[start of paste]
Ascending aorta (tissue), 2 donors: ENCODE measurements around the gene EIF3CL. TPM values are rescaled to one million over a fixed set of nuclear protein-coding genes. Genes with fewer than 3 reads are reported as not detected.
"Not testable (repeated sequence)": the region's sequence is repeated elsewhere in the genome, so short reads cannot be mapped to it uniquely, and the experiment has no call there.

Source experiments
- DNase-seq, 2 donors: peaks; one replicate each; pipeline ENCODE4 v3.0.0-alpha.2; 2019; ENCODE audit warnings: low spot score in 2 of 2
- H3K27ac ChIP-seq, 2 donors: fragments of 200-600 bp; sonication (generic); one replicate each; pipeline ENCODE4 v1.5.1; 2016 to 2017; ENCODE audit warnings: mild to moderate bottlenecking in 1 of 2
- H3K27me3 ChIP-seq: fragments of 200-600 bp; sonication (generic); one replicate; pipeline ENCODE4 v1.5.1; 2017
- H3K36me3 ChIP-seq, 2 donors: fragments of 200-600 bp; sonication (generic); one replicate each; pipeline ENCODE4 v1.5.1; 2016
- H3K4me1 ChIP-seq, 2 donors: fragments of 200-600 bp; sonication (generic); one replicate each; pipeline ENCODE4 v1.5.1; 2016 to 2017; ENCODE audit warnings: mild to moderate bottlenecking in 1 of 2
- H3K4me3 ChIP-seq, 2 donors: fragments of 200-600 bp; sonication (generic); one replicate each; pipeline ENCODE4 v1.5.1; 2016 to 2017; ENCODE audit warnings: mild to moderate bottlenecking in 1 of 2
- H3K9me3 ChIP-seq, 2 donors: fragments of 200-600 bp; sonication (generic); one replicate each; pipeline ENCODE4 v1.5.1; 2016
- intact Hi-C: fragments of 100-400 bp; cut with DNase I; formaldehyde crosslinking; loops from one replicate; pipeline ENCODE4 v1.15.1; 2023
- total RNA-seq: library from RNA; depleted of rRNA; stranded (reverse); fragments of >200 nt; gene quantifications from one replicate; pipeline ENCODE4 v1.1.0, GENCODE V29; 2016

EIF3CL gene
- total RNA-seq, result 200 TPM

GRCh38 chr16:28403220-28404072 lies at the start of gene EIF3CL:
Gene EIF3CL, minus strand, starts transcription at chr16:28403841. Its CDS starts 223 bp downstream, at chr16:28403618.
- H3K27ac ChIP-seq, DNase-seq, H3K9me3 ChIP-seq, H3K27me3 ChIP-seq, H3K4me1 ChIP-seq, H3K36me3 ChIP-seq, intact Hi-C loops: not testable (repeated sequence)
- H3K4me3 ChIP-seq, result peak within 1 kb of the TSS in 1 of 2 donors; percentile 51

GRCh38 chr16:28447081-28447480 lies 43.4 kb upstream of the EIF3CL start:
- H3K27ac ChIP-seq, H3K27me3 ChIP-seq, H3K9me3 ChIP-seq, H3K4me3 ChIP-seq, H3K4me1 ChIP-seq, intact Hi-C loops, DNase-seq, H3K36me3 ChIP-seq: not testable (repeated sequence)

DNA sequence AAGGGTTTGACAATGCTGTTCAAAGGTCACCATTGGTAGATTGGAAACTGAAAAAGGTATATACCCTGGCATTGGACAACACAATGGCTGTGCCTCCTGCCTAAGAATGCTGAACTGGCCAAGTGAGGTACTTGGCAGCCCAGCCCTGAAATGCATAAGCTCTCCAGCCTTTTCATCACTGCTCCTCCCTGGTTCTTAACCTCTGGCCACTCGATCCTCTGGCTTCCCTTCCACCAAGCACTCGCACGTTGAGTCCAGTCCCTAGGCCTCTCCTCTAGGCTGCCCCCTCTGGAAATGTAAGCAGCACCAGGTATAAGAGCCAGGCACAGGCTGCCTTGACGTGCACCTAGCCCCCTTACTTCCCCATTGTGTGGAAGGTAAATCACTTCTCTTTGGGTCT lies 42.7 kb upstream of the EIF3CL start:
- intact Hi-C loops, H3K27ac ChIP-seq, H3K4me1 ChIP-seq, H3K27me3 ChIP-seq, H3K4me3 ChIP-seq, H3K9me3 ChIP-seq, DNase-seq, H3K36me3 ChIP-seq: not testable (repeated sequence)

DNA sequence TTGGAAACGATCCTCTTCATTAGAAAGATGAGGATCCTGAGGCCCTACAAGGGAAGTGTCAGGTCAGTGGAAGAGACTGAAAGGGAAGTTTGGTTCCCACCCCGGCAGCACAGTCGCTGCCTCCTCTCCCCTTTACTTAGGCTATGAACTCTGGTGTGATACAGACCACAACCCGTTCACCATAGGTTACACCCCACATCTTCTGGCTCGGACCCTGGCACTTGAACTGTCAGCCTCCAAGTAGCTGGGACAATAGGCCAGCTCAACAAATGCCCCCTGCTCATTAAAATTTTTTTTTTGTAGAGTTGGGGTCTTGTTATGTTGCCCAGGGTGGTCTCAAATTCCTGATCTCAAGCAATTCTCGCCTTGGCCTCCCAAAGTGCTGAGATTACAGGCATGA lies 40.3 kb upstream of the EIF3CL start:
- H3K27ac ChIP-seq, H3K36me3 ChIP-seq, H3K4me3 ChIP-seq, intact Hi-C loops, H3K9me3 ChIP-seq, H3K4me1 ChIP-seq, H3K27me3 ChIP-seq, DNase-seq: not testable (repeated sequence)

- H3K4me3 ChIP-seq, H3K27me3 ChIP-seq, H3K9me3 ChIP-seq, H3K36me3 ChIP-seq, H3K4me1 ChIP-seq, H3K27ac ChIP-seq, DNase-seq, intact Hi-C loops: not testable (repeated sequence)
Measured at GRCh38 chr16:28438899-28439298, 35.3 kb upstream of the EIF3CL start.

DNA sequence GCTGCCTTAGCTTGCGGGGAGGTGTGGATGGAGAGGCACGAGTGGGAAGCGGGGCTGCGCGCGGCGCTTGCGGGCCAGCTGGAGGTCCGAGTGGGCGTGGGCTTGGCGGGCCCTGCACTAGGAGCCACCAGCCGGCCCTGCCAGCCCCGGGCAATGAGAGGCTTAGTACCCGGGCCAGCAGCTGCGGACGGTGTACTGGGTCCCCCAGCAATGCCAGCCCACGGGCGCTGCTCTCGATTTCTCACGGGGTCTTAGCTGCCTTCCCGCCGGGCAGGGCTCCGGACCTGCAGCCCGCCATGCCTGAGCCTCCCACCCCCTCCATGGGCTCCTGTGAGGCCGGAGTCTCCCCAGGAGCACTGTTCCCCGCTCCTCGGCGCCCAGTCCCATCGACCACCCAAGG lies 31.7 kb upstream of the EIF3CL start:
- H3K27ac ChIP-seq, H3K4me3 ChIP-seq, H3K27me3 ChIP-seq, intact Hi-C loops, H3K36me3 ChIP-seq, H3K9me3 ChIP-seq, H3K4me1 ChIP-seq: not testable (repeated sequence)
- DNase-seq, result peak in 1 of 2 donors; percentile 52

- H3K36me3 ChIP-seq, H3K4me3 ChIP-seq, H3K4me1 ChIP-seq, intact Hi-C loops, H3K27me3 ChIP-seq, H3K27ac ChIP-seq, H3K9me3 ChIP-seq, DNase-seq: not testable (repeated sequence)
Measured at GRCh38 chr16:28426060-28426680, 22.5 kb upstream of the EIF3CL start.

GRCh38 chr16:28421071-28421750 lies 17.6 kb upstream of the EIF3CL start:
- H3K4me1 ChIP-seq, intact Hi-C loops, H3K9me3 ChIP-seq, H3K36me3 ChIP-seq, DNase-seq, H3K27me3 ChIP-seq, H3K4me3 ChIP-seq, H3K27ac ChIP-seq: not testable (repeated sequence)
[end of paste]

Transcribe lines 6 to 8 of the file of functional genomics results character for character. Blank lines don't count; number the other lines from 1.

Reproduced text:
- H3K27me3 ChIP-seq: fragments of 200-600 bp; sonication (generic); one replicate; pipeline ENCODE4 v1.5.1; 2017
- H3K36me3 ChIP-seq, 2 donors: fragments of 200-600 bp; sonication (generic); one replicate each; pipeline ENCODE4 v1.5.1; 2016
- H3K4me1 ChIP-seq, 2 donors: fragments of 200-600 bp; sonication (generic); one replicate each; pipeline ENCODE4 v1.5.1; 2016 to 2017; ENCODE audit warnings: mild to moderate bottlenecking in 1 of 2